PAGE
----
“I do not recall anything at all said to me by the Palmer Lake commission members when I handed over the check. Not then or later. But I had accomplished my goal,” Zagorski said then.

Sunday, December 3, 2017

Bell tolls, signifying loss of historic structure

Palmer Lake Depot moves on down the road

By Rob Carrigan,
According to area historian Lucille Lavelett, the Monument Presbyterian Church bell was used to sound the alarm in early days when fire broke out in this area and as result, that bell’s toll signified the loss of a number of historic structures over the years.

 The bell tolled the night the Monument Post Office burned in 1904 and then again in 1920 as it burned again. It rang out in 1921 when the original dressmaking shop of City founder's wife Caroline Linder Limbach was lost, and again when the old Iron Side Hotel fell. On March 24, in 1922, Roy and Nellie Petrie heard the bell the evening the Monument Hotel was consumed by flames.
By contrast, in Palmer Lake no bell rang out in 1968 when that village lost one of its most historic structures. But fire was not culprit and the long lonesome whistle of a train may have been more fitting.
“After welcoming travelers for more than 60 years, the Palmer Lake depot is doing a little traveling itself these days,” wrote William Marvel of the Rocky Mountain News late in 1968.
“The ancient wooden structure, decorated with carved fancywork in the Victorian manner, has taken to flatbed truck and is being towed towards a final resting place in South Park.”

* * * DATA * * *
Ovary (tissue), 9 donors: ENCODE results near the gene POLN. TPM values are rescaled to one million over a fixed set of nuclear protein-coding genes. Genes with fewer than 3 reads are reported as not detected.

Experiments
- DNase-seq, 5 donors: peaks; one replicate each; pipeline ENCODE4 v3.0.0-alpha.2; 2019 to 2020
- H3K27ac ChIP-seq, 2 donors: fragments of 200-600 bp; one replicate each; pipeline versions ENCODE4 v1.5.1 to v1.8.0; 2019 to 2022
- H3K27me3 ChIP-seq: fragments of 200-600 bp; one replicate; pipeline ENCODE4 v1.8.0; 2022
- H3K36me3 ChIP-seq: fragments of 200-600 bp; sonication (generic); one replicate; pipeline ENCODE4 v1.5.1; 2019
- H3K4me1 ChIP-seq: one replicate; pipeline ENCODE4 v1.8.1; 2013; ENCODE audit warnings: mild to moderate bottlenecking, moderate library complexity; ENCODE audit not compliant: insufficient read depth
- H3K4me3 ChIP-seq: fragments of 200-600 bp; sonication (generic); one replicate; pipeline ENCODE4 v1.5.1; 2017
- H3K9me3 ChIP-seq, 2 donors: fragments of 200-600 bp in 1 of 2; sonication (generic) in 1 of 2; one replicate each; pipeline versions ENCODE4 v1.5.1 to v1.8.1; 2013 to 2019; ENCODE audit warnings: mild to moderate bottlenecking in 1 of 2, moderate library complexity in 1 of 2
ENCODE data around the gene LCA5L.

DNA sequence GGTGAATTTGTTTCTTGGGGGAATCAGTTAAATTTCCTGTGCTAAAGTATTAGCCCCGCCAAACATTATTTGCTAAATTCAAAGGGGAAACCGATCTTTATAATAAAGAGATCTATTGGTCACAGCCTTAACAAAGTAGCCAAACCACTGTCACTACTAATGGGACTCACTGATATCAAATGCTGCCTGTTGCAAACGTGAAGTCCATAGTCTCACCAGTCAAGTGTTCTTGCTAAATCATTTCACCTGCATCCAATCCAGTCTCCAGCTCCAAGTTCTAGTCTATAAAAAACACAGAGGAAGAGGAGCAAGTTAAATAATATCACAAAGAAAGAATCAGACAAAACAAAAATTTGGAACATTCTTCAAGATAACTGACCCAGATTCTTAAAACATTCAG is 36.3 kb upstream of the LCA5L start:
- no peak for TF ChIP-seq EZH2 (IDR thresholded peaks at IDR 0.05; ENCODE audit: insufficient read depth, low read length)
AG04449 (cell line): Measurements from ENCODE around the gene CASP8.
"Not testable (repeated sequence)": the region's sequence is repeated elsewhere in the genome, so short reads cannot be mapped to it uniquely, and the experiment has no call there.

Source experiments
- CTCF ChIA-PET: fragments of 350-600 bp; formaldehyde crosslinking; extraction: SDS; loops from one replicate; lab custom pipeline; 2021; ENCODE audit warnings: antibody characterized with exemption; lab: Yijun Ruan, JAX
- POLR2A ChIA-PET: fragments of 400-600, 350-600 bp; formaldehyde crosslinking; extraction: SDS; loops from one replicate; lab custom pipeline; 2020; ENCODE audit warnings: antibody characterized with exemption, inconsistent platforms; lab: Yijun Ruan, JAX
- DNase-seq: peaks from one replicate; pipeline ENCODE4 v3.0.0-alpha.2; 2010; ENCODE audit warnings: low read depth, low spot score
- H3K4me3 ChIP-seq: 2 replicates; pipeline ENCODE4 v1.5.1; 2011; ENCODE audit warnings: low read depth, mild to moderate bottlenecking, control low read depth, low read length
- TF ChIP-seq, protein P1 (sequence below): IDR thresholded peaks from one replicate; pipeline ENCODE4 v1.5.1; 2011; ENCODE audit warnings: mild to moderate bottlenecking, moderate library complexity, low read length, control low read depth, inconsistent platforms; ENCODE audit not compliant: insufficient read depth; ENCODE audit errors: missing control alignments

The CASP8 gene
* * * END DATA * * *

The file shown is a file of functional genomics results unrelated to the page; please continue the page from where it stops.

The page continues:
In its last years in Palmer Lake, the station was used as an office for the Santa Fe Railroad’s agent that relayed orders to passing train that never stopped. The railroad donated it to a Palmer Lake youth group and as soon as the group realized that its members had no way of getting it off the property, they advertised it ‘for sale.’
Denver advertising executive Shelton Fisher saw the ad and talked to the group’s leader who told him he was selling the building to the first buyer that showed up with $100.
Marvel’s story in the Rocky Mountain News quotes Fisher regarding his immediate interest.
“Thirty-nine minutes later, we were down there. I saw it from the highway and told my wife to write out the check,” he said.
His plans called for having a house mover relocate the structure with a trip of 120 miles that required special dispensation from Charles Shumate, who was then head of the Colorado Highway Department. Part of its route included traveling down uncompleted lanes of I-70 that was known then as the Hampden Avenue Extension, to avoid traffic.
“Once there, it will be set up along with another rail road relic – a wooden caboose given to Fisher by the Colorado and Southern Railway (Burlington),” noted Marvel’s story in the Rocky Mountain News.
Fisher planned to create a bunk house that would sleep ten and connect the two structures with a passageway between them for use as guest ranch of sorts for orphans.
Still, bells and whistles aside, the loss is real, even if most can’t remember any of those buildings. 
It is nice to know where they were.

 Photo info: 
1. Harry S. Maddox, Station Agent, about 1899.
2. Station and Judd's Eating House, 1894.
3. Monument Presbyterian Church 1880, bell used to sound the alarm in early days for outbreaks of fire.